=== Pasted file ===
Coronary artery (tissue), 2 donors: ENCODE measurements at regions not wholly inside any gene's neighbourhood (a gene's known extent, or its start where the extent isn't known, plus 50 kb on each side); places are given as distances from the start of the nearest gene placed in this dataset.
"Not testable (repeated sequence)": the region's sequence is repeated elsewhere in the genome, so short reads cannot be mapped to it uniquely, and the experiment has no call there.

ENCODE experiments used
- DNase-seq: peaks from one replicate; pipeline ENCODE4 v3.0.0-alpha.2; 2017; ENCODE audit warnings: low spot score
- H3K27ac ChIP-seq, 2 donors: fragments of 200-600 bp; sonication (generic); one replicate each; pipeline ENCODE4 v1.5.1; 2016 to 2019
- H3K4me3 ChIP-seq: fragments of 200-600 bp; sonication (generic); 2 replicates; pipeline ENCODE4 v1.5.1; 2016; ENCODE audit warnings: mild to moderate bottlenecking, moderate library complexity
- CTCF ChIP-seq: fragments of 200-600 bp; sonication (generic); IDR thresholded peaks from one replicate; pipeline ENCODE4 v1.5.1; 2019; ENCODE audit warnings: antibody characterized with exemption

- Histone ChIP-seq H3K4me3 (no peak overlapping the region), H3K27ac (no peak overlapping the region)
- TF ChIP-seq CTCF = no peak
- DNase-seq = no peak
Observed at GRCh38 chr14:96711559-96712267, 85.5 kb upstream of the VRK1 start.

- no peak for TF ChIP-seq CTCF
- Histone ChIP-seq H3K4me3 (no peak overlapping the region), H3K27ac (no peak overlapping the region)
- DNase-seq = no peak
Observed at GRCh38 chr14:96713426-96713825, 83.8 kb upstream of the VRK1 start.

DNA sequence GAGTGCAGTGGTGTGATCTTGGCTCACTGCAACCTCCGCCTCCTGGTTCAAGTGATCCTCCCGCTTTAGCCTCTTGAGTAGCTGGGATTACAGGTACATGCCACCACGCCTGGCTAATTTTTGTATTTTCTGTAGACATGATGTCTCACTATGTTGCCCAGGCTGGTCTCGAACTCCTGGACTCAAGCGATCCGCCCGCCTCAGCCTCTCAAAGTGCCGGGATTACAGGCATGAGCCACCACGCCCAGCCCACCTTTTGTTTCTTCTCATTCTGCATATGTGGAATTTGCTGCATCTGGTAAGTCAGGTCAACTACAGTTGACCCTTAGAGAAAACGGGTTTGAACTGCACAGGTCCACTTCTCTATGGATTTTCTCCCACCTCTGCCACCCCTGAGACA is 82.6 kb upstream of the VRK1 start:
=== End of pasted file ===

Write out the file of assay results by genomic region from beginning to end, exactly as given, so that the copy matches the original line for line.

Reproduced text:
Coronary artery (tissue), 2 donors: ENCODE measurements at regions not wholly inside any gene's neighbourhood (a gene's known extent, or its start where the extent isn't known, plus 50 kb on each side); places are given as distances from the start of the nearest gene placed in this dataset.
"Not testable (repeated sequence)": the region's sequence is repeated elsewhere in the genome, so short reads cannot be mapped to it uniquely, and the experiment has no call there.

ENCODE experiments used
- DNase-seq: peaks from one replicate; pipeline ENCODE4 v3.0.0-alpha.2; 2017; ENCODE audit warnings: low spot score
- H3K27ac ChIP-seq, 2 donors: fragments of 200-600 bp; sonication (generic); one replicate each; pipeline ENCODE4 v1.5.1; 2016 to 2019
- H3K4me3 ChIP-seq: fragments of 200-600 bp; sonication (generic); 2 replicates; pipeline ENCODE4 v1.5.1; 2016; ENCODE audit warnings: mild to moderate bottlenecking, moderate library complexity
- CTCF ChIP-seq: fragments of 200-600 bp; sonication (generic); IDR thresholded peaks from one replicate; pipeline ENCODE4 v1.5.1; 2019; ENCODE audit warnings: antibody characterized with exemption

- Histone ChIP-seq H3K4me3 (no peak overlapping the region), H3K27ac (no peak overlapping the region)
- TF ChIP-seq CTCF = no peak
- DNase-seq = no peak
Observed at GRCh38 chr14:96711559-96712267, 85.5 kb upstream of the VRK1 start.

- no peak for TF ChIP-seq CTCF
- Histone ChIP-seq H3K4me3 (no peak overlapping the region), H3K27ac (no peak overlapping the region)
- DNase-seq = no peak
Observed at GRCh38 chr14:96713426-96713825, 83.8 kb upstream of the VRK1 start.

DNA sequence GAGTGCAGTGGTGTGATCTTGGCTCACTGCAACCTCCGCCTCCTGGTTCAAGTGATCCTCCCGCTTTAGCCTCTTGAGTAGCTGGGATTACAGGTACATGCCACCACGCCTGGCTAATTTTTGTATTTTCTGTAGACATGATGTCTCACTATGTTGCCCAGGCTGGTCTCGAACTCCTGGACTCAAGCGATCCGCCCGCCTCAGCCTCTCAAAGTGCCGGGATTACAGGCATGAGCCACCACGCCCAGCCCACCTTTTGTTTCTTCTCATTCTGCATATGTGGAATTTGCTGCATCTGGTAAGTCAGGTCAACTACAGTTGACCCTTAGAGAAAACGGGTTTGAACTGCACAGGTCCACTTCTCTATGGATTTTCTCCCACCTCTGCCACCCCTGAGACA is 82.6 kb upstream of the VRK1 start: